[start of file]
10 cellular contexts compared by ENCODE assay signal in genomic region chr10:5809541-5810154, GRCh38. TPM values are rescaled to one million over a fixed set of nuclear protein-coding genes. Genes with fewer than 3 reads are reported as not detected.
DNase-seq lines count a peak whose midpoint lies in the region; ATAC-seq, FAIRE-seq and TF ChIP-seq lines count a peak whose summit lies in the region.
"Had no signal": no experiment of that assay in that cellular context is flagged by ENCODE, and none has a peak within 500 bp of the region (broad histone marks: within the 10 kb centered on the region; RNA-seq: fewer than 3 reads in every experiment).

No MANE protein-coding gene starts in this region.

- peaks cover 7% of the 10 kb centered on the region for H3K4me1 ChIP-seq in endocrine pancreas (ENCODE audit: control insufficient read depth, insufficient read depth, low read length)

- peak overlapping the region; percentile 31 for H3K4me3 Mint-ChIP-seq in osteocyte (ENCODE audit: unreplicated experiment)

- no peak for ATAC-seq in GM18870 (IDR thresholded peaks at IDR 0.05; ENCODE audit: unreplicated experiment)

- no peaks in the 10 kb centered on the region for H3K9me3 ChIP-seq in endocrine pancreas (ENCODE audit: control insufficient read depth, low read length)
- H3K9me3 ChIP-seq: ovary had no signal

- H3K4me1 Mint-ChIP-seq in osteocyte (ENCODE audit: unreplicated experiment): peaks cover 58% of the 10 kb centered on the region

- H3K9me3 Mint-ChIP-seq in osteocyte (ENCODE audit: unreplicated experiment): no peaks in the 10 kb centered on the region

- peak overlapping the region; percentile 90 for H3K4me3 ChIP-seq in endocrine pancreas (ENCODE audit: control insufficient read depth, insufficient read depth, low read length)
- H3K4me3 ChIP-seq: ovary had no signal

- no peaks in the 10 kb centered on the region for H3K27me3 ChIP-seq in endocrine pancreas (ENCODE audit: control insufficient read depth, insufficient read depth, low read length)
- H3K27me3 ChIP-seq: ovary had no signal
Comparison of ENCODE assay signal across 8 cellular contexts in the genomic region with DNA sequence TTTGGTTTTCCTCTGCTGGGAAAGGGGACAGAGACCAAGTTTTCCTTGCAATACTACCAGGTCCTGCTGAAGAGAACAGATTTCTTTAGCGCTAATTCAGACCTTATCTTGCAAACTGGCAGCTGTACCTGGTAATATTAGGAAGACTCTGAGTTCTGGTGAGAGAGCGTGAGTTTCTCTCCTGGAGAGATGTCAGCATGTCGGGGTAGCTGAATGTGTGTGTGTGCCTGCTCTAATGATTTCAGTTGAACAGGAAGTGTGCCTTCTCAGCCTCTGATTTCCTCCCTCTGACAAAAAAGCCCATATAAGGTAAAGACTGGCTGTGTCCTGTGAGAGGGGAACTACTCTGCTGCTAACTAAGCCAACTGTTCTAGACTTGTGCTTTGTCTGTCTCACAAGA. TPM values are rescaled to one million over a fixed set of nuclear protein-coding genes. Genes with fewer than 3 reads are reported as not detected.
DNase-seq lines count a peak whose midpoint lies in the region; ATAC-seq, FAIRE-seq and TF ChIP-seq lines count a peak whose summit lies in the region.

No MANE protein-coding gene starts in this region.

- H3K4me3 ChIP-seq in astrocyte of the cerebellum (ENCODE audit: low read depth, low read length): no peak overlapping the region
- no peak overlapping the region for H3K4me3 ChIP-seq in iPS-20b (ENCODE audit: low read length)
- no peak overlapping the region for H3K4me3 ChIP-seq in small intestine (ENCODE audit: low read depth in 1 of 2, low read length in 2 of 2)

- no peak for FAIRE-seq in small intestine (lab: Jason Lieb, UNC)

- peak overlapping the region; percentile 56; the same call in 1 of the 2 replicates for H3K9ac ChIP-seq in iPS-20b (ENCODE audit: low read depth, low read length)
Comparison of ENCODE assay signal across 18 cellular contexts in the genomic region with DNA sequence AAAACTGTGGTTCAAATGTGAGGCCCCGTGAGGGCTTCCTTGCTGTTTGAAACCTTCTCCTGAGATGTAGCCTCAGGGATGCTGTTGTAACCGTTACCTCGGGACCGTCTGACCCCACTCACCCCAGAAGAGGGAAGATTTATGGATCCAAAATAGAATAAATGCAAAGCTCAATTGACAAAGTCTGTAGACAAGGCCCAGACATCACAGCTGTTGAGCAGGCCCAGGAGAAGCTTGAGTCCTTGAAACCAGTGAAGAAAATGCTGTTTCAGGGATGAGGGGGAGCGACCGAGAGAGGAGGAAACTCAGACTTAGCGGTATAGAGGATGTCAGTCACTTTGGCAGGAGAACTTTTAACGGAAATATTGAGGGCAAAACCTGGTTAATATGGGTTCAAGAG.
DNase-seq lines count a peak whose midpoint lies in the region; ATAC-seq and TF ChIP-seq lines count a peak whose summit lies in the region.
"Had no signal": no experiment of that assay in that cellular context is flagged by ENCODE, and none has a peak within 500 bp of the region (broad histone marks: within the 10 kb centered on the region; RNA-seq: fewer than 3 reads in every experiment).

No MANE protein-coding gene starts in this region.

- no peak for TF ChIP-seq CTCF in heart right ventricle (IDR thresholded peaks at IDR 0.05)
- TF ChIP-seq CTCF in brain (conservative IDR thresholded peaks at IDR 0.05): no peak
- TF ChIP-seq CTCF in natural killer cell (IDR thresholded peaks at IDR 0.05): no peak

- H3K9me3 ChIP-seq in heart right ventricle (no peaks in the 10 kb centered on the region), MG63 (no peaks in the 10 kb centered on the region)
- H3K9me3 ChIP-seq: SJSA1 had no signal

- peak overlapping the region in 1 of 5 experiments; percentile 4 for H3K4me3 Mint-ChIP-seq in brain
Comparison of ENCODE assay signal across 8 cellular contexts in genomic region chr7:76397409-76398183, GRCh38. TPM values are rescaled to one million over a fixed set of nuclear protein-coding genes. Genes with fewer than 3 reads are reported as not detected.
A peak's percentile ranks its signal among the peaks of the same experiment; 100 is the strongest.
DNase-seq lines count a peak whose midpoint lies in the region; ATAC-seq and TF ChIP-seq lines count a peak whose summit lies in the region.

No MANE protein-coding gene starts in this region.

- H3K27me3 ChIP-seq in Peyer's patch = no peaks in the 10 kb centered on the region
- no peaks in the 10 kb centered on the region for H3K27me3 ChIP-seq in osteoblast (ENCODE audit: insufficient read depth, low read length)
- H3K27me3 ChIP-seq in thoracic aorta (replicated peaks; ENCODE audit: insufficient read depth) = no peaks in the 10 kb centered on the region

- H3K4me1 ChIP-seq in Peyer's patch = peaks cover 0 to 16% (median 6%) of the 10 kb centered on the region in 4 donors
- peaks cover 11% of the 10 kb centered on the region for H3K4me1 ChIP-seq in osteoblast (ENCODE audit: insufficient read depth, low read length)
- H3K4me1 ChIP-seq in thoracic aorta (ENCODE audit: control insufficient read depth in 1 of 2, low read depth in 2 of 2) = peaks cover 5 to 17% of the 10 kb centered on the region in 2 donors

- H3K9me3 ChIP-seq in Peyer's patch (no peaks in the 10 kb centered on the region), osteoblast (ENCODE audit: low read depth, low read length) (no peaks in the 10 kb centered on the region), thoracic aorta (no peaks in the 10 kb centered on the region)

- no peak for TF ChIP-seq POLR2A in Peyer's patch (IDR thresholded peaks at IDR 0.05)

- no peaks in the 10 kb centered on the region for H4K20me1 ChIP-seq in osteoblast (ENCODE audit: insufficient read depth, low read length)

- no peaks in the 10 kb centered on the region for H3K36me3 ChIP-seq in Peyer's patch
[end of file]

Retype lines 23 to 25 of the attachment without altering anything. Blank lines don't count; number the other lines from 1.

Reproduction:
- peak overlapping the region; percentile 56; the same call in 1 of the 2 replicates for H3K9ac ChIP-seq in iPS-20b (ENCODE audit: low read depth, low read length)
Comparison of ENCODE assay signal across 18 cellular contexts in the genomic region with DNA sequence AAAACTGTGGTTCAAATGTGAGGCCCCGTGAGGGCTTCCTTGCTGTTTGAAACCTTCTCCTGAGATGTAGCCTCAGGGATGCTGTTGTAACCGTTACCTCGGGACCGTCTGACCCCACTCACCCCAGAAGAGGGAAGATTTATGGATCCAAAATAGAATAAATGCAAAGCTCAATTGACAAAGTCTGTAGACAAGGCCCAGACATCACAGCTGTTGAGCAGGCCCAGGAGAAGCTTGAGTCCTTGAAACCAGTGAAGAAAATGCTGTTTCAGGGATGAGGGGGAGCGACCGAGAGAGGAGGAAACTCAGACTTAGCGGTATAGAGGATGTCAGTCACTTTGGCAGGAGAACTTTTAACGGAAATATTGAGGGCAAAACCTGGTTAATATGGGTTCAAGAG.
DNase-seq lines count a peak whose midpoint lies in the region; ATAC-seq and TF ChIP-seq lines count a peak whose summit lies in the region.